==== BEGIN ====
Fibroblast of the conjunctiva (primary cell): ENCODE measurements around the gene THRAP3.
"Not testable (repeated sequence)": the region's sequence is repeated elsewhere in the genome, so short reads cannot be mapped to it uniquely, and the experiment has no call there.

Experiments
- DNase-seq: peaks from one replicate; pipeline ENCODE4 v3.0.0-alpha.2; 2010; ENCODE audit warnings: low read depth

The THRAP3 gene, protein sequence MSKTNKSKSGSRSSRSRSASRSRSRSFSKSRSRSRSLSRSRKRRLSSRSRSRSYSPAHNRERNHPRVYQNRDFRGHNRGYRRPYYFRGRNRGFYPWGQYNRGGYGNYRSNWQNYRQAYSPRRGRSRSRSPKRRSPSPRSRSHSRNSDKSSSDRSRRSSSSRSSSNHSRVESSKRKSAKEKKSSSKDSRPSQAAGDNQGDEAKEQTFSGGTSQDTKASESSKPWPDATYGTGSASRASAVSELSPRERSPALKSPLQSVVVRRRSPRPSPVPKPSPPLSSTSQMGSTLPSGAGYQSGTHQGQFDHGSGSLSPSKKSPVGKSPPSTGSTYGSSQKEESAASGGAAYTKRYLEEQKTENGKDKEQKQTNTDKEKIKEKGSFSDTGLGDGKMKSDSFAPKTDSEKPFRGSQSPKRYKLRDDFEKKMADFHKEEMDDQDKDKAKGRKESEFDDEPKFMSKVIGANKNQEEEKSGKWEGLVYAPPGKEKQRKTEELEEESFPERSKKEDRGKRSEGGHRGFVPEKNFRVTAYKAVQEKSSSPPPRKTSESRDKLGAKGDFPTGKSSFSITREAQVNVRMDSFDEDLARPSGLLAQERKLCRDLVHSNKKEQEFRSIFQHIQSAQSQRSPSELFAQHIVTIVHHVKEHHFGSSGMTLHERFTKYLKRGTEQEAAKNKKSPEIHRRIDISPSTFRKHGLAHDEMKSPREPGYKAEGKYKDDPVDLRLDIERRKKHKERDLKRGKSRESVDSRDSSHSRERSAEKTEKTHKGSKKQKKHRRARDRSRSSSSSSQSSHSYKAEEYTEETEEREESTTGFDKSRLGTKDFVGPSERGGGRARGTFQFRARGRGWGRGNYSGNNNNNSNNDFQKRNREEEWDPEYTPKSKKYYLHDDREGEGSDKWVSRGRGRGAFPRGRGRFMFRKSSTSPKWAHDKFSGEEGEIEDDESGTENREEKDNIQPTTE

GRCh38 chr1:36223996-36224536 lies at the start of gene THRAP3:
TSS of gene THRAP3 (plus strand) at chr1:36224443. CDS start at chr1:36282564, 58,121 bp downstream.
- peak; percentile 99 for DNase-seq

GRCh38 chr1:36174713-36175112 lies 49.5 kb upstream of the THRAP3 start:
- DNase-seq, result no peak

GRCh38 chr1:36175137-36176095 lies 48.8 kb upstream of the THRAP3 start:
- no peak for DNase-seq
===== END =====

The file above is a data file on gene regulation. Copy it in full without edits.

Fibroblast of the conjunctiva (primary cell): ENCODE measurements around the gene THRAP3.
"Not testable (repeated sequence)": the region's sequence is repeated elsewhere in the genome, so short reads cannot be mapped to it uniquely, and the experiment has no call there.

Experiments
- DNase-seq: peaks from one replicate; pipeline ENCODE4 v3.0.0-alpha.2; 2010; ENCODE audit warnings: low read depth

The THRAP3 gene, protein sequence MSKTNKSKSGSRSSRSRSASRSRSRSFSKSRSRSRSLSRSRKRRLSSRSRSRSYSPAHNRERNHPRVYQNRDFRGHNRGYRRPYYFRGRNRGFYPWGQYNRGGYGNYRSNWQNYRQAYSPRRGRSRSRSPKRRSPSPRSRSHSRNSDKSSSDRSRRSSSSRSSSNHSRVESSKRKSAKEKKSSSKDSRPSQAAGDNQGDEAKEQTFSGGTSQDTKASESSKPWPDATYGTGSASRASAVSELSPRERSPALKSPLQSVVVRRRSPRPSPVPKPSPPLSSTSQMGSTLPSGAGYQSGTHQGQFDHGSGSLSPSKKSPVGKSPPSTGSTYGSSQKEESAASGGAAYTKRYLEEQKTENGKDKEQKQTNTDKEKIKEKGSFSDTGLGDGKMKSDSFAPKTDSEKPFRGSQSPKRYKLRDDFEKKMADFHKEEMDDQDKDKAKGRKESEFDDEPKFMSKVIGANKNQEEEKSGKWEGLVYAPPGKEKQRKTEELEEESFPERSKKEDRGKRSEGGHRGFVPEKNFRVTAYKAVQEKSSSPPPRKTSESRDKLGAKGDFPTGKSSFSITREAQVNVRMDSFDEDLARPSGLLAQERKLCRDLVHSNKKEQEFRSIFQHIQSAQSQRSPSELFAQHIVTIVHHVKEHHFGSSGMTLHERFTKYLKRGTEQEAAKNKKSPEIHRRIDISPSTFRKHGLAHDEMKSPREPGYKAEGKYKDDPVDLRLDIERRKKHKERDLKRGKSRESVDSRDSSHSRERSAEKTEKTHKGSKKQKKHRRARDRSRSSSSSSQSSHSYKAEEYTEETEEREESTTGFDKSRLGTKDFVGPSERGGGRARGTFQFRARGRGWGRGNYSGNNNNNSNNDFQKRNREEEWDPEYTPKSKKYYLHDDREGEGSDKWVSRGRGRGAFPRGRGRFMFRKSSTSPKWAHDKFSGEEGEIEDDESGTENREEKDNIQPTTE

GRCh38 chr1:36223996-36224536 lies at the start of gene THRAP3:
TSS of gene THRAP3 (plus strand) at chr1:36224443. CDS start at chr1:36282564, 58,121 bp downstream.
- peak; percentile 99 for DNase-seq

GRCh38 chr1:36174713-36175112 lies 49.5 kb upstream of the THRAP3 start:
- DNase-seq, result no peak

GRCh38 chr1:36175137-36176095 lies 48.8 kb upstream of the THRAP3 start:
- no peak for DNase-seq